Products of Change

DRIVING SUSTAINABLE
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Tue 09 Feb 2021 | by Michelle Urquhart

New racing series to 3D print trophies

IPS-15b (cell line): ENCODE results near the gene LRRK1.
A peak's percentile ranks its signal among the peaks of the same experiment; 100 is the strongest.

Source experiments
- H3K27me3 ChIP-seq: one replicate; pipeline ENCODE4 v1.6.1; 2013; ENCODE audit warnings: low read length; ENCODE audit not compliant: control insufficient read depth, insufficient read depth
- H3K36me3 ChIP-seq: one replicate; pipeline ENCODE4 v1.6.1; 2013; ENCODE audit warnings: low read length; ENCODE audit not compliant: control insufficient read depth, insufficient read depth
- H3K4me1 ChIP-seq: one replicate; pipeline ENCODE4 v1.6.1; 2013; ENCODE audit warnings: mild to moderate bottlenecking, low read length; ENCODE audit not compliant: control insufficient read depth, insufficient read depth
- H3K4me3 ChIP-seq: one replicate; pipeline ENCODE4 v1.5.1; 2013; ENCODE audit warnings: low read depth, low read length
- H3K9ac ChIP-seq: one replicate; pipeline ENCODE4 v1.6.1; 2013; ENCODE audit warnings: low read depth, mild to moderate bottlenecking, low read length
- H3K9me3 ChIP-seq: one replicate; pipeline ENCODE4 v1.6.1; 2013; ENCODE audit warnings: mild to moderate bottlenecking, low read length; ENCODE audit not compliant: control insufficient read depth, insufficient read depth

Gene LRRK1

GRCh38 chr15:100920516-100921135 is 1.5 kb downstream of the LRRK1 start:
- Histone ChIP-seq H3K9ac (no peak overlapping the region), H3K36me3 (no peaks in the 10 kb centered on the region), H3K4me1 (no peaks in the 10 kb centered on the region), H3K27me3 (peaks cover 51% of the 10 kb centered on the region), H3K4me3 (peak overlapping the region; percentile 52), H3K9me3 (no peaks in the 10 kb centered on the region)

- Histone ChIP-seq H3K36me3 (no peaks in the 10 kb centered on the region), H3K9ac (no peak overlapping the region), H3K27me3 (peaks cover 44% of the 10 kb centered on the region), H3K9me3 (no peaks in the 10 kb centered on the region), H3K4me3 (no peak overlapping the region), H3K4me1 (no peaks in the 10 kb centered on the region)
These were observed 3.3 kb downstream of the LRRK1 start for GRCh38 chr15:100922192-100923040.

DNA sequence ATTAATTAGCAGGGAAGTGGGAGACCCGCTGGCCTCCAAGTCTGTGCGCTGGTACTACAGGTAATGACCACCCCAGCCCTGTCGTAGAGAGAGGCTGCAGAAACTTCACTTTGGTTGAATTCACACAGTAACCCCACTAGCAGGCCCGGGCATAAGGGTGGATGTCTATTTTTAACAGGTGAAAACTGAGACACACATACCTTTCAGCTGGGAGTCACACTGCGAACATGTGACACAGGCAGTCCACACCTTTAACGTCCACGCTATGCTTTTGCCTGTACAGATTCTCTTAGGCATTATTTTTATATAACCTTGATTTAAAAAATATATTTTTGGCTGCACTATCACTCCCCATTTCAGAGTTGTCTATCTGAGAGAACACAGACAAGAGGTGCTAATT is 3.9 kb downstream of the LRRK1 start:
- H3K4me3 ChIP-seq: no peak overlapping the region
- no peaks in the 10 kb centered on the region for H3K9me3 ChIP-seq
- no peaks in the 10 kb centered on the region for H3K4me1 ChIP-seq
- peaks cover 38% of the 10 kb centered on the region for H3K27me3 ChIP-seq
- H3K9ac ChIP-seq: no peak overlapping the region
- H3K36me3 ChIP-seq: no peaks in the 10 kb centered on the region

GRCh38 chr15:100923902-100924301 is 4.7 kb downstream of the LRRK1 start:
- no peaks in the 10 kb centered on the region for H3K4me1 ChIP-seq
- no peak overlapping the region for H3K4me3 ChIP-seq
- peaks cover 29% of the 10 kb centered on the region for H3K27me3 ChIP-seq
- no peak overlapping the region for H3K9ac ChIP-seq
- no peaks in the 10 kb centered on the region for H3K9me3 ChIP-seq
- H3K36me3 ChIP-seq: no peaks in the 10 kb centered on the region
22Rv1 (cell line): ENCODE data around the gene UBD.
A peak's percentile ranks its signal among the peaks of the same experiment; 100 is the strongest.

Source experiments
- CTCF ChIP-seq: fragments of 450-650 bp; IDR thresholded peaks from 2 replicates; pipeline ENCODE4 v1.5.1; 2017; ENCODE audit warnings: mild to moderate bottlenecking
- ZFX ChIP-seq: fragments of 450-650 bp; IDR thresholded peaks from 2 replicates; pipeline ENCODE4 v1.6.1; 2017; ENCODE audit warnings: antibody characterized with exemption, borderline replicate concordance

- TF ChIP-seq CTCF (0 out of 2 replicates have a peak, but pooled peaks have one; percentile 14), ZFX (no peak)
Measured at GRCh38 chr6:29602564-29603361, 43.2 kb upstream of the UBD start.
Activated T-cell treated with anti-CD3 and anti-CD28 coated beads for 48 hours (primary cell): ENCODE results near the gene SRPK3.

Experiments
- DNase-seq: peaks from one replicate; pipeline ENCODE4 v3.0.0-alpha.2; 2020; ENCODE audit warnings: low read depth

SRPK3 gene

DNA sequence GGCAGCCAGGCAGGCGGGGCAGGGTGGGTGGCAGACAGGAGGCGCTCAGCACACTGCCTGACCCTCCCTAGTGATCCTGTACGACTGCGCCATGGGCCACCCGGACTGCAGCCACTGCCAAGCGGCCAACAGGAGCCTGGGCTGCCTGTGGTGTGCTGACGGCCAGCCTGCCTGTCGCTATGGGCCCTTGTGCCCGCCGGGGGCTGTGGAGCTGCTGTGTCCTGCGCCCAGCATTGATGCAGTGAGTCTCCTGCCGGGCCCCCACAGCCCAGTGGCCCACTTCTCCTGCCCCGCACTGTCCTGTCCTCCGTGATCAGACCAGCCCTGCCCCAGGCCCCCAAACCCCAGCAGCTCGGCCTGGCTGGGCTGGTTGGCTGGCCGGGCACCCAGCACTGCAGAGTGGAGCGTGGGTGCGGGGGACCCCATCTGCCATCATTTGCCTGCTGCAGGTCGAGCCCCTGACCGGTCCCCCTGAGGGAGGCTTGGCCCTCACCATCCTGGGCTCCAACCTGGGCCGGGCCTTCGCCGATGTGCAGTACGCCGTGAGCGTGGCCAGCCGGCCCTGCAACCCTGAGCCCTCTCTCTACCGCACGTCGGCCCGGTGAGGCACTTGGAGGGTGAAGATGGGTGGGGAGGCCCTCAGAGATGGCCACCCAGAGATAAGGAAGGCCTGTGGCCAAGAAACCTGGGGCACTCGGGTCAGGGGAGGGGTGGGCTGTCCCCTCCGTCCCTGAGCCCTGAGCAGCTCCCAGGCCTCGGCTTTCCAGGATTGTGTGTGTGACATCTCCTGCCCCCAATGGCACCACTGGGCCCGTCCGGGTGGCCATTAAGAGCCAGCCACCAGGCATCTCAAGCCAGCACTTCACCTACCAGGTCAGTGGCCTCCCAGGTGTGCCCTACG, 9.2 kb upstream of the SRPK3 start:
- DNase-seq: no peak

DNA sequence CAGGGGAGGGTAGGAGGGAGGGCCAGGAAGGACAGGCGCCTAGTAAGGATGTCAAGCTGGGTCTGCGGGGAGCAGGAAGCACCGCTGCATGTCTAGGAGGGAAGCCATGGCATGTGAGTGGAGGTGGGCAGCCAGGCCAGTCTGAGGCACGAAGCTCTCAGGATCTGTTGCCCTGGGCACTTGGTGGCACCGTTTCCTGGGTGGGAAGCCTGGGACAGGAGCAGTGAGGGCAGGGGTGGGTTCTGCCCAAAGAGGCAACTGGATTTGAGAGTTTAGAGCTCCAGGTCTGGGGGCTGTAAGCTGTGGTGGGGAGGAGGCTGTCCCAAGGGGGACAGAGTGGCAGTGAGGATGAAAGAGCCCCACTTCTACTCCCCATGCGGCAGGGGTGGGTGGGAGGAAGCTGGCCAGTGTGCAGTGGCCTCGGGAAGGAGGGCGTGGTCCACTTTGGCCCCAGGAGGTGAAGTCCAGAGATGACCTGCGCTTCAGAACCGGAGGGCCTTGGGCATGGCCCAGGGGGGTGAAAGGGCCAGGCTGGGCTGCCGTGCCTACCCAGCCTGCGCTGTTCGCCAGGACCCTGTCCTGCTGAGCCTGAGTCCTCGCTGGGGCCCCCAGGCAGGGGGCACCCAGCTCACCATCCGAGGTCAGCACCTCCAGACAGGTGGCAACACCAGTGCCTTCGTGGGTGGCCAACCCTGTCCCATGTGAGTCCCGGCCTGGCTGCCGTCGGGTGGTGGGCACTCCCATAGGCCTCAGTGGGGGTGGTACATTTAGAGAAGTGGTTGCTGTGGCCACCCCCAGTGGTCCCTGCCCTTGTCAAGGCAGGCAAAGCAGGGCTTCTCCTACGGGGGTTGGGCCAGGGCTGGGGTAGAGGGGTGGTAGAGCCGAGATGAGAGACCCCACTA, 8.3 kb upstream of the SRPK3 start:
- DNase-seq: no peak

Extreme E, a brand-new motorsport series which aims to highlight the issue of the climate crisis, will create the winners’ trophies from consumer plastic waste using 3D printing. Extreme E has appointed 3devo, a Dutch tech company to supply equipment and training which will enable the transformation of plastic waste into filament for 3D printing applications, including the series winners’ trophies. Extreme E is a radical new racing series, which will see electric SUVs competing in extreme environments around the world which have already been damaged or affected by climate and environmental issues. The five-race global voyage highlights the impact of climate change and human interference in some of the world’s most remote locations and promotes the adoption of electric vehicles in the quest for a lower carbon future for the planet. Ali Russell, chief marketing officer at Extreme E, said: “This concept from 3devo was founded by a group of young inventive engineers and I’m delighted Extreme E is able to implement this technology. The 3devo mission to assist businesses to be more sustainable is a shared vision of Extreme E, which is why the series is looking for lower carbon intensive ways to run the championship from zero emission vehicles, right through to trophy creation. It is incredibly satisfying to know that using ocean plastic for our trophies has a positive impact on the environment, and I can’t wait to see our inaugural race winners lift them in Saudi Arabia on the 4 April.” To minimise local impact, Extreme E races will not be open to spectators, with fans instead invited to follow the action through live TV broadcast, and on social media. Extreme E is also pioneering hydrogen fuel cell technology which will enable its race fleet to be charged using zero emission energy. This innovative solution from AFC Energy uses water and sun to generate hydrogen power. Not only will this process emit no greenhouse emissions, its only by-product will be water, which will be utilised elsewhere on-site.